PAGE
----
SizzlersThe Sizzlers were a 1970s Hot Wheels spin off with a built-in motor and a tiny rechargeable battery. (The X-V racers of the 90s were similar.) They were introduced in 1970 and became an instant smash. Sizzlers run on the regular "orange" Hot Wheels track, and Mattel created special race sets with U-Turns, multi-level spirals and loops to take advantage of the cars' electric motor. Two lane race sets such as the California/8 race set were developed that allowed Sizzlers to race side-by side, until Mattel created the black Fat Track, which is three lanes wide, with steep banked curves, and designed to allow Sizzlers to run free. In action, Sizzlers display a unique, competitive "passing action" when running on the Fat Track, as if each car were piloted by an impatient driver trying to jockey ahead of the rest. The Fat Track sets included the "Big O", "California 500", and Super Circuit" race sets, and accessories such as the "Scramble Start" (a four-car starting gate), "Lap Computer" four car lap counter, and "Race-Timer" stop watch. September 28, 2001
Six cars were made in 1970, 12 cars were made in 1971, and 4 cars were made in 1972. The "Fat Daddy" Sizzlers (oversized bodies with huge tires) were introduced in 1973. Mattel put the Sizzlers on a hiatus after that year, and in 1976 they created Sizzlers II. That next year, the Night Ridin' Sizzlers (which had headlights you could turn on or off) were created. Because of faded popularity (because of perhaps poor marketing, Mattel permanently stopped Sizzlers production in 1978.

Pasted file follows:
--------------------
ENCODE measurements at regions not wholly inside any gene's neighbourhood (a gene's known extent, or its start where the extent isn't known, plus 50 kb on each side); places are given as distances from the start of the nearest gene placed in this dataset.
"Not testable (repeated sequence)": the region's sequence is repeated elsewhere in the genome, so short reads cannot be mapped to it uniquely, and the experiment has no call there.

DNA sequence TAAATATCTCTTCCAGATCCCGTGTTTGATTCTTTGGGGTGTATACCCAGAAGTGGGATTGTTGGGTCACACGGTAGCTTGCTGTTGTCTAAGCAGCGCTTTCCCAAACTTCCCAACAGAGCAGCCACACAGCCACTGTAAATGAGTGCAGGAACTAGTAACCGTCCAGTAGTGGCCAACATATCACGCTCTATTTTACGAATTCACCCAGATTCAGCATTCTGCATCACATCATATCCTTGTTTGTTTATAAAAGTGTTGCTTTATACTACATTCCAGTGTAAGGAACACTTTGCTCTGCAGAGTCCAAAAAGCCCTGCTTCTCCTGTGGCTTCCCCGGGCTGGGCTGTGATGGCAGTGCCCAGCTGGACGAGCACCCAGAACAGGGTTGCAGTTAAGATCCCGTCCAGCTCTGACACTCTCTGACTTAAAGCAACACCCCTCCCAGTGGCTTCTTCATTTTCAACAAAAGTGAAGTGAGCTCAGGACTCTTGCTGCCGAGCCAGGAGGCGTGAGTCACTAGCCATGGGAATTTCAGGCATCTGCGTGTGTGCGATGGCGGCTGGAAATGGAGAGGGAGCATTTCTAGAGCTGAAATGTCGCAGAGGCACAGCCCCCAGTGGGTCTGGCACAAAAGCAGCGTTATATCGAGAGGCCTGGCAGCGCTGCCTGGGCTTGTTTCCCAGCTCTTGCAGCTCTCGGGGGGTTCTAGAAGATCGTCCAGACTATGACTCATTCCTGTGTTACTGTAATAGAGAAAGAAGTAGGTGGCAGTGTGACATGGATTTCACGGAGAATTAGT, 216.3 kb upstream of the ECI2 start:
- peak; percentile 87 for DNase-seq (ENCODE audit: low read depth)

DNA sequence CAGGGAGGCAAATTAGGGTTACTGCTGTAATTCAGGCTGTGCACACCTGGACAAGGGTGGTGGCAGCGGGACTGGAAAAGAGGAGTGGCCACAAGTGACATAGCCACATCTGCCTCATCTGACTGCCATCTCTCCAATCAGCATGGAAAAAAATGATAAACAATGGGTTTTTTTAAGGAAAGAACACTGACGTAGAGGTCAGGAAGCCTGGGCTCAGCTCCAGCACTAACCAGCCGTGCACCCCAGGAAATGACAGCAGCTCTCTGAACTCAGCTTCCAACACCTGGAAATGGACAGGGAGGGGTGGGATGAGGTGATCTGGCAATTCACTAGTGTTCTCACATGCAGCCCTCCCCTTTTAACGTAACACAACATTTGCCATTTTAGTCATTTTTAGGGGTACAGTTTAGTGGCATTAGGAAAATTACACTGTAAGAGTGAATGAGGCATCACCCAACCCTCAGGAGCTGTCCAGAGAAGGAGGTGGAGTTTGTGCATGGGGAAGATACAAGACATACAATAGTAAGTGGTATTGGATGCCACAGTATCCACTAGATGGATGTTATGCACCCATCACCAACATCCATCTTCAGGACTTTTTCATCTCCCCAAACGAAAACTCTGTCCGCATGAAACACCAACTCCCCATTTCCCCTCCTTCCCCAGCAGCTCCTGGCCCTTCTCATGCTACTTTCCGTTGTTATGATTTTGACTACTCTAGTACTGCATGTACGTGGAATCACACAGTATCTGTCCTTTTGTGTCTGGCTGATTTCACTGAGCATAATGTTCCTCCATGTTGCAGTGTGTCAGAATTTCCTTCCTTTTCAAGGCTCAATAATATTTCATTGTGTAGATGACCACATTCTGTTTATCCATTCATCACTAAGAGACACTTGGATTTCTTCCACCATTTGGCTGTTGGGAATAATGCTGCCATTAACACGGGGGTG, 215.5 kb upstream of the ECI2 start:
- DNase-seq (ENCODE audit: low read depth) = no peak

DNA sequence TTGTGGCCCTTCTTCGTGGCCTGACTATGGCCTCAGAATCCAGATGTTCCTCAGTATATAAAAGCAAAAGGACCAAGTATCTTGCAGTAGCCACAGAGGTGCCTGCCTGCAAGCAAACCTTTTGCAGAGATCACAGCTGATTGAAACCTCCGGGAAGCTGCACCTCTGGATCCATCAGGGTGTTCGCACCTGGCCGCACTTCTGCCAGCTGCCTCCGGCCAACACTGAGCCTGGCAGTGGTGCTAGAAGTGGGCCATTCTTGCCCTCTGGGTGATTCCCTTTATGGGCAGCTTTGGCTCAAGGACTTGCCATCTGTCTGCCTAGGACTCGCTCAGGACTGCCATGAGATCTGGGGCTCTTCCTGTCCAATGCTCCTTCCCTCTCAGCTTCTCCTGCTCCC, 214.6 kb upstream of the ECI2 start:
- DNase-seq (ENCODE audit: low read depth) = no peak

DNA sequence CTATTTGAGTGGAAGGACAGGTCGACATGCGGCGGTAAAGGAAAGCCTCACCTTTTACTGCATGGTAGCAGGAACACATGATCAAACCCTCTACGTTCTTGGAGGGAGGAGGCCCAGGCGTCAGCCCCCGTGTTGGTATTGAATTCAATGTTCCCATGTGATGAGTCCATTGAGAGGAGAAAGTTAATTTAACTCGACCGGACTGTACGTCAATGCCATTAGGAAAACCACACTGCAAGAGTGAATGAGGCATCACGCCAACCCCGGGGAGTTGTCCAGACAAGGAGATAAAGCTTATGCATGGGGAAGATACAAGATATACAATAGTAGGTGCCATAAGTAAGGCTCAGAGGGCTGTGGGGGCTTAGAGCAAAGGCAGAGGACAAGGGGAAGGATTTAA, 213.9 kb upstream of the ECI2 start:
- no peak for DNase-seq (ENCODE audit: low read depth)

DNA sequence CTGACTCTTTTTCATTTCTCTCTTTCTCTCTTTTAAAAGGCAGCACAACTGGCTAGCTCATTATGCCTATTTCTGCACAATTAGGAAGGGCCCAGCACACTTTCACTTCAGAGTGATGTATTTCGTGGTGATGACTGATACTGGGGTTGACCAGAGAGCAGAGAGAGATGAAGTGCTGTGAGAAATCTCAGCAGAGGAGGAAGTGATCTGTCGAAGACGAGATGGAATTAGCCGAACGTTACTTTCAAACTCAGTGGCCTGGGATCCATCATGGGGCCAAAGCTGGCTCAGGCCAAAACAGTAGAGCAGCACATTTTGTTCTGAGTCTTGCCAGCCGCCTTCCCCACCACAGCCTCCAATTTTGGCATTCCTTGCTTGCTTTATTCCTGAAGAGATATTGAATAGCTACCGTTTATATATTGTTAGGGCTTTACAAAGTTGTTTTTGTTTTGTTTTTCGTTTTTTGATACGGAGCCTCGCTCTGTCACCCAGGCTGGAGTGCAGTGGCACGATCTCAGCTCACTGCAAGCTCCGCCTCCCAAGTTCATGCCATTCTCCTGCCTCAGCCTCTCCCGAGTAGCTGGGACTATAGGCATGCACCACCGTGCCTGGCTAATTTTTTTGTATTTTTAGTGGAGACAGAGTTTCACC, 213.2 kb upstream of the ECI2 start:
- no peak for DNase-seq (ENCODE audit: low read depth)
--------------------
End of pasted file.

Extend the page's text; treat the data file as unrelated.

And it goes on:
Sizzlers were (and are) charged with four or two D battery chargers called the Juice Machine and Goose Pump respectively. Later, the Power Pit was introduced—which was an electric charger that plugged into any household AC outlet and resembled a race track garage or pit stop. A 90-second charge of the tiny internal NiCad battery gives up to five minutes of frenetic run time. It has been said that the 90-second charge time was "the longest minute and a half in a kid's life" as they waited impatiently for the car to charge sufficiently to get back into the race.
The Sizzler electric technology spun off into the Hotline Trains, which ran on track similar to regular Hot Wheels, and the Earthshakers construction vehicles. Both lines of vehicles were charged using the Sizzler Juice Machine or Power Pit.
In the 1990s, toy company Playing Mantis re-released Sizzlers in NASCAR stock car models and reproduced the Fat Track as the "Stocker 400" and "Mach 500" track sets. The Juice machine was renamed the "Mega-Charger" and incorporated a more efficient "trickle charge" rather than the "dump charge" of the original machines. Interest in the Sizzlers line began to increase once again. They were taken off the market after Mattel filed a lawsuit against Playing Mantis. However, Sizzlers returned again in 2006, when Mattel struck an exclusive deal with Target stores to re-release Sizzlers cars, the "Big O" Fat track, Juice Machine and car carrying case—all in the original packaging from the 1970s. As of January 2009, the Sizzlers line has been discontinued by Target.